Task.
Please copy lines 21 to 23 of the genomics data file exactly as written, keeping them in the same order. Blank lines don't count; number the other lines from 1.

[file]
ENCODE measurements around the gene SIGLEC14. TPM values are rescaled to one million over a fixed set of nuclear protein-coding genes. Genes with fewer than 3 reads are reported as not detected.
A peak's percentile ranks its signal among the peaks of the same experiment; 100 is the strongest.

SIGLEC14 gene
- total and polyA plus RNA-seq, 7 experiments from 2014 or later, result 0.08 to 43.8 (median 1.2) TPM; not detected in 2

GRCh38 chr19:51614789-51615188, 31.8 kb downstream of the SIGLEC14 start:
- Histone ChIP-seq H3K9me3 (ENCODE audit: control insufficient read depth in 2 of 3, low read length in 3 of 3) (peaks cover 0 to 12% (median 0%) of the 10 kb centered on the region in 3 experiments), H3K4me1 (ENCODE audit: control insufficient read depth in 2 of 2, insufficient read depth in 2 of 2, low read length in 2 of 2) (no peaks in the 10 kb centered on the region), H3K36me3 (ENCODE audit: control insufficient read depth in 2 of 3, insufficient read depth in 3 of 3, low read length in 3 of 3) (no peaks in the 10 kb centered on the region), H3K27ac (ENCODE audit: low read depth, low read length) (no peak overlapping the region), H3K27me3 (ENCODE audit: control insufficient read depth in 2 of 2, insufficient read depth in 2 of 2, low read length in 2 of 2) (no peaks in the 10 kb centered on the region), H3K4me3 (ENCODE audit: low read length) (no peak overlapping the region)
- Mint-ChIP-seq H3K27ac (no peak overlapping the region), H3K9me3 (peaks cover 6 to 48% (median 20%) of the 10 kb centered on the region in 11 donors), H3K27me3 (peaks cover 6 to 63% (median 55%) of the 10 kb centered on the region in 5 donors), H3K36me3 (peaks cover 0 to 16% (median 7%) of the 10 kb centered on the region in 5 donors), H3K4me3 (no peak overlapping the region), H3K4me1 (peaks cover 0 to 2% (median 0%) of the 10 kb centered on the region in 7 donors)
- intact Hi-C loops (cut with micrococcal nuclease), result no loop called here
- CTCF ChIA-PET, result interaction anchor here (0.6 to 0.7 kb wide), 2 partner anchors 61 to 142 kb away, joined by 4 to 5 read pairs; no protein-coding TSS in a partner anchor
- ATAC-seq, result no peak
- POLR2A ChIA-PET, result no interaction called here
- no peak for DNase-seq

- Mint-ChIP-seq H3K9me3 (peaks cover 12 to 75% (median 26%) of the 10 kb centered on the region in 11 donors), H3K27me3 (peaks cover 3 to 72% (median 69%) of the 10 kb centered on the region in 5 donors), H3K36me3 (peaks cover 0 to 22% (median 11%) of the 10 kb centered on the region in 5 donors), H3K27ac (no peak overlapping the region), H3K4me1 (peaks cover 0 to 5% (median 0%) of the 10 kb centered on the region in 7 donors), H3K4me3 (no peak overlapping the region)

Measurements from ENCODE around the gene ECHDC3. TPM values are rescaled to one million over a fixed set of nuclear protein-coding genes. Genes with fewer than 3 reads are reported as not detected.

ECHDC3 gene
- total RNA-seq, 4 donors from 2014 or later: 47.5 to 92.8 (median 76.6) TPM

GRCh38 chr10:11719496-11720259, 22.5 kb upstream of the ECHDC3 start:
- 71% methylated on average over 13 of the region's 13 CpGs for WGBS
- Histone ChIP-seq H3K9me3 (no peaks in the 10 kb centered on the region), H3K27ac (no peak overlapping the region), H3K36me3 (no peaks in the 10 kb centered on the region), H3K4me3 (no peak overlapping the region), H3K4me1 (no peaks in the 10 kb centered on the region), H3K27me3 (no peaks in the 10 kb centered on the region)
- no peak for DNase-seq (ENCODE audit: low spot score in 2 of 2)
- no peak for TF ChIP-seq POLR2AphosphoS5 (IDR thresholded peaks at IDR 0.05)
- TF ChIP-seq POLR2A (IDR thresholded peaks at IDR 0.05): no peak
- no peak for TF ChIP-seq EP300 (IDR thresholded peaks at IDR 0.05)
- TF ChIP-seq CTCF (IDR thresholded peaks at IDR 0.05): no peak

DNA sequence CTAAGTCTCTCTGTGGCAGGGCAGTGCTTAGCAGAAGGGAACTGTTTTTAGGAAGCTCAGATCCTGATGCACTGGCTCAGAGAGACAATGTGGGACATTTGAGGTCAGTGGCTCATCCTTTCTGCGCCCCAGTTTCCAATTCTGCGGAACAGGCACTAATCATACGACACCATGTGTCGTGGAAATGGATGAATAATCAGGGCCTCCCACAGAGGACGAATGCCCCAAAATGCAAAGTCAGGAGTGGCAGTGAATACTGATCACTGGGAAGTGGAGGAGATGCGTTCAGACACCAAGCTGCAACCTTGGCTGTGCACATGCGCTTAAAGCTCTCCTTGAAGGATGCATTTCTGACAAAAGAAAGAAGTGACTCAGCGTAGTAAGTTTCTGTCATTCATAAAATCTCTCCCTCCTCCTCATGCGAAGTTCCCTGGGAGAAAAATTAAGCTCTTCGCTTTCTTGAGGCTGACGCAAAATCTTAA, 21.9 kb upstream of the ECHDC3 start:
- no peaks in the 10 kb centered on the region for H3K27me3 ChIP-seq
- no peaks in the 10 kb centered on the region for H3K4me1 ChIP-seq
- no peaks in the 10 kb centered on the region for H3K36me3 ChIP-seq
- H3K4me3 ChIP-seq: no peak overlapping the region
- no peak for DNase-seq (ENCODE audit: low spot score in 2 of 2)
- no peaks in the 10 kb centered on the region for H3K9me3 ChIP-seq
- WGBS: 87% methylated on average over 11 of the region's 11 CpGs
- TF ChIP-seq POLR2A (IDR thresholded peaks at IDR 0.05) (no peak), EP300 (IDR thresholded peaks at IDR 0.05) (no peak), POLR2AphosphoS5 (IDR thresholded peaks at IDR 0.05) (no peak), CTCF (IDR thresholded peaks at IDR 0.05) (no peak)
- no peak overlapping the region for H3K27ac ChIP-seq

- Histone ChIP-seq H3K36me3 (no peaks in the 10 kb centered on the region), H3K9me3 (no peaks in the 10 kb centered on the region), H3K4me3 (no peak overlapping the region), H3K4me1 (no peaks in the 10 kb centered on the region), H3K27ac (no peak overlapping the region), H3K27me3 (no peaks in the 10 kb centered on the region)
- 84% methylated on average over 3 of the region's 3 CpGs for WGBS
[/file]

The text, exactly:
- no peak for TF ChIP-seq POLR2AphosphoS5 (IDR thresholded peaks at IDR 0.05)
- TF ChIP-seq POLR2A (IDR thresholded peaks at IDR 0.05): no peak
- no peak for TF ChIP-seq EP300 (IDR thresholded peaks at IDR 0.05)